UK ebusinesses and ISPs have called for a change to UK legislation to protect them from potentially crippling legal actions. The move follows last month's decision by ISP Demon Internet to settle out of court with an academic who claimed that he had been libelled in a Demon-hosted chatroom.
The response from those running ebusinesses or ISPs, and from lawyers and civil libertarians, has shown that legal regulation of cyberspace remains a grey area.
Lawyers said that the Demon settlement in the action brought against it by Laurence Godfrey does not create a legal precedent.
However, ebusiness managers and those responsible for content from users and subscribers will be concerned at the signals that the settlement sends out. Demon itself, in a statement following the settlement, said that it "remained convinced that the law has not kept with the development of the internet", and that "ISPs should not be liable for the millions of items carried on the internet every day"
.Uneven playing field
Part of the problem with regulating and controlling the internet is its global nature. Lawyers have pointed out that ISPs in the US, for example, are not held liable for defamatory content posted on sites they host.
Under the 1996 Defamation Act, UK ISPs are not responsible for content posted on their site, providing they can demonstrate that they did not contribute to the posting. The definition of what constitutes a contribution remains legally unclear.
ISPs are treated as 'common carriers', like telcos - which are not held responsible for content transmitted over their networks - until they are informed that offensive or libellous content has been posted. Then their status seems to change.
David Engel, an internet lawyer at Theodore Goddard, said Demon could have been seen to have contributed to the defamation of Godfrey by not taking down the posting after receiving complaints from the eventual litigant. "Demon fell foul because it did not do anything about it when it was put on notice," he says.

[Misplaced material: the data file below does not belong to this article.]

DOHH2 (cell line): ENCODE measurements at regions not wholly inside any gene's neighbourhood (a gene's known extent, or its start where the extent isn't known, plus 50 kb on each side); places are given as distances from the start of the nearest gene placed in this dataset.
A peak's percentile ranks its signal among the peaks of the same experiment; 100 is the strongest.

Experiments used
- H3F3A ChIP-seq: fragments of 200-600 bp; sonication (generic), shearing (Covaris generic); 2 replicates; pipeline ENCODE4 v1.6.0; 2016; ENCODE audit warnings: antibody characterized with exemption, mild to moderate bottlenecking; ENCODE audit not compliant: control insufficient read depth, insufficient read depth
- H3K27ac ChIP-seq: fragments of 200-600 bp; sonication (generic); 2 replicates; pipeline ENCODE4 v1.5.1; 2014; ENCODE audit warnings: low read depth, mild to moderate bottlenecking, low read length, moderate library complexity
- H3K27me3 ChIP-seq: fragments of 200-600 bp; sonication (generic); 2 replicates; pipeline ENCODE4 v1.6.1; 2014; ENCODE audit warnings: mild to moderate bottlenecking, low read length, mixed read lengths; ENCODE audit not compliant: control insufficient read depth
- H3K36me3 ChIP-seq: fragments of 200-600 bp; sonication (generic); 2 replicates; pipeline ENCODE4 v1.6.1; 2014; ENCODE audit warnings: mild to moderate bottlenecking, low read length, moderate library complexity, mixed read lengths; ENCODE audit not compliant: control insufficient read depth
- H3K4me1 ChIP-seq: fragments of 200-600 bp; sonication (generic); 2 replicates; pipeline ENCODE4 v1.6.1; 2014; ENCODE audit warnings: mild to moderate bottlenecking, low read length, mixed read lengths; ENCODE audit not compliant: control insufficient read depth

But he adds that this will not open the floodgates to huge numbers of libel actions as some ISPs fear. "What has happened here is entirely in accordance with existing defamation law. No new precedent has been created."
Protecting freedom of speech
This view is also held by Alex Hazell, a lawyer at PSINet. "The 1996 Defamation Act still needs clarification, and that clarification will come in terms of legal precedent." He adds that Demon's out-of-court settlement has not created a precedent that will imperil other ISPs. "We do not expect a flood of writs," he says.
But some industry insiders believe that changes in the law are urgently needed, in particular relating to how ISPs and ebusinesses are regulated. They say it is vital for firm guidelines to be drawn up so that material cannot be pulled from a site simply because someone objects to it. This flies in the face of the free speech ethos that underpins the internet.
Keith Mitchell, director of the London Internet Exchange, says the fact that Demon was forced into a pay-out demonstrates that existing laws are inadequate. "What is needed is a formal procedure for warning ISPs to take defamatory material down, and a timescale for them to do that," he says. The key point, according to Mitchell, is that ISPs need to know how to avoid contributing to the libel.
Heads I win, tails you lose
The ambiguity is highlighted by Clare Gilbert, general counsel for AOL Europe. "We have a number of concerns about the 1996 Defamation Act," she says. "An amendment to the Act purports to give a defence to network providers, which takes into account the vast volume of content passing though their services. The problem is that the amendment makes the defence disappear as soon as the provider receives notice of infringing content, even if the ISP has no control over that content."
As reported, the solution for ISPs and hosting companies supporting ecommerce sites is to ensure that the terms and conditions users agrees to make clear that the ISP or hosting site has the power to censor or remove material that it considers to be defamatory.
Graham Avory, marketing manager at trade group e-centre UK, also warns UK ISPs and hosts that they need to be careful when posting content from overseas users, where it would be difficult to pursue those abusing the system.
Changing terms and conditions to allow the ISP to remove offensive content is necessary because otherwise ISPs could be sued by users on the grounds that their right to freedom of expression had been violated.
Nicholas Lansman, secretary general of the Internet Service Providers Association, warns that the present ambiguities in the law, leaves ISPs stranded between a rock and a hard place. "It's distracting the industry from the real business of growing ebusinesses," he says.
12 of the 32 stars observed feature rings and gaps that are usually carved by planets in the process of formation
Overhaul to parachuting system and the ability to export clips from replays also coming to PUBG
The experiment is currently underway at South Korea's Yangyang Underground Laboratory
Exoplanet HAT-P-11b is located about 124 light years from Earth